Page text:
After closing its doors on March 11 due to the COVID-19 pandemic, the NBA has been non-committable about if and when its season would continue. And considering nearly every other collegiate and professional sport has been put on hold with no immediate return in sight, pessimism has been evident.
But today, the NBA came one step closer to being the first major sport to return to action.
This afternoon, ESPN’s Adrian Wojnarowski reported that the NBA is set to allow teams to open their practice facilities to players in cities and states where local governments have eased stay-at-home orders beginning May 1. As a result, players will be allowed to return to training in professional and safe environments as opposed to makeshift facilities they may have been using in recent weeks.
“Players can return to team facilities in states such as Georgia for voluntary individual workouts as soon as next week, which allows for NBA organizations to start allowing players to return to training in a professional, safe environment,” Wojnarowski said. “Teams will remain prohibited from holding group workouts or organized team activities, sources said. In markets in which more restrictive governance of stay-at-home orders remain in place, the NBA is telling teams the league will work with franchises to help find alternative arrangements for their players, sources said.”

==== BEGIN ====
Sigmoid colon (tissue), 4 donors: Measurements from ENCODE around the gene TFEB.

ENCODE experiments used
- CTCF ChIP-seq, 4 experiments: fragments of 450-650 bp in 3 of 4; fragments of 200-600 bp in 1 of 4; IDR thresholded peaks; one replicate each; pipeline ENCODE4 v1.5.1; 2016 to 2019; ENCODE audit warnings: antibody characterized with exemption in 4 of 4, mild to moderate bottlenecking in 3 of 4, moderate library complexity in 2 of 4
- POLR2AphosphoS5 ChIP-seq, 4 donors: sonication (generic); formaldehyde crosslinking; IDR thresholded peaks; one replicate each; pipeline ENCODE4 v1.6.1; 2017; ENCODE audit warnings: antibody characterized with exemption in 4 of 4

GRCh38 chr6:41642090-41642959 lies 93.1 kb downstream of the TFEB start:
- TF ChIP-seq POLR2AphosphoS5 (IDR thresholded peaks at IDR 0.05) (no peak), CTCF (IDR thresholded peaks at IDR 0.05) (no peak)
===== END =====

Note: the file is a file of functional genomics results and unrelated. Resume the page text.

While the report is optimism and sounds like a step in the right direction for the NBA season to continue, Wojnarowski added that this doesn’t necessarily change the timetable for a resumption of play this season.
“The NBA’s decision to reopen facilities based on the loosening of local governmental policies isn’t reflective of a new timetable for a resumption of play this season,” Wojnarowski said. “Commissioner Adam Silver and owners still believe they need more time for a clearer picture on whether, when or how they could possibly resume the season, sources said.”
Despite ESPN’s report, Sam Amick of The Athletic is reporting that “optimism is growing” that the NBA season can be saved.
“Yet despite all the worldwide despair that has come with these past few weeks, with America soaring to the top of the list in both coronavirus cases (633,267, with Spain second at 180,659) and deaths (28,278, with Italy second at 21,067), there’s a reality within NBA circles that is hard to reconcile at the moment,” Amick said. “When it comes to the prospect of saving this season in some form, sources say that optimism abounds in the ownership, player, agent and league office ranks.”
“For the NBA, which has approximately 80 percent of its regular season completed and so much financial incentive to cobble together some kind of postseason, the widespread optimism that this will happen remains,” Amick continued.
Among the potential options? A “Bubble City” of sorts, where players and team personnel would come together in a joint location – Las Vegas is a legitimate option – and remain in the same quarantined hotels and basketball facilities while they close out the season.
“By all accounts, Las Vegas appears to remain as the leader in the NBA’s quarantine clubhouse,” Amick added. “The combination of hotel space, hoops facilities and the rough blueprint that was built from all those summer leagues past is an interesting option, with all the teams staying under one sanitized roof. You also hear other scenarios in which teams might wind up playing in various locations.”
Will the NBA be the first sport to return?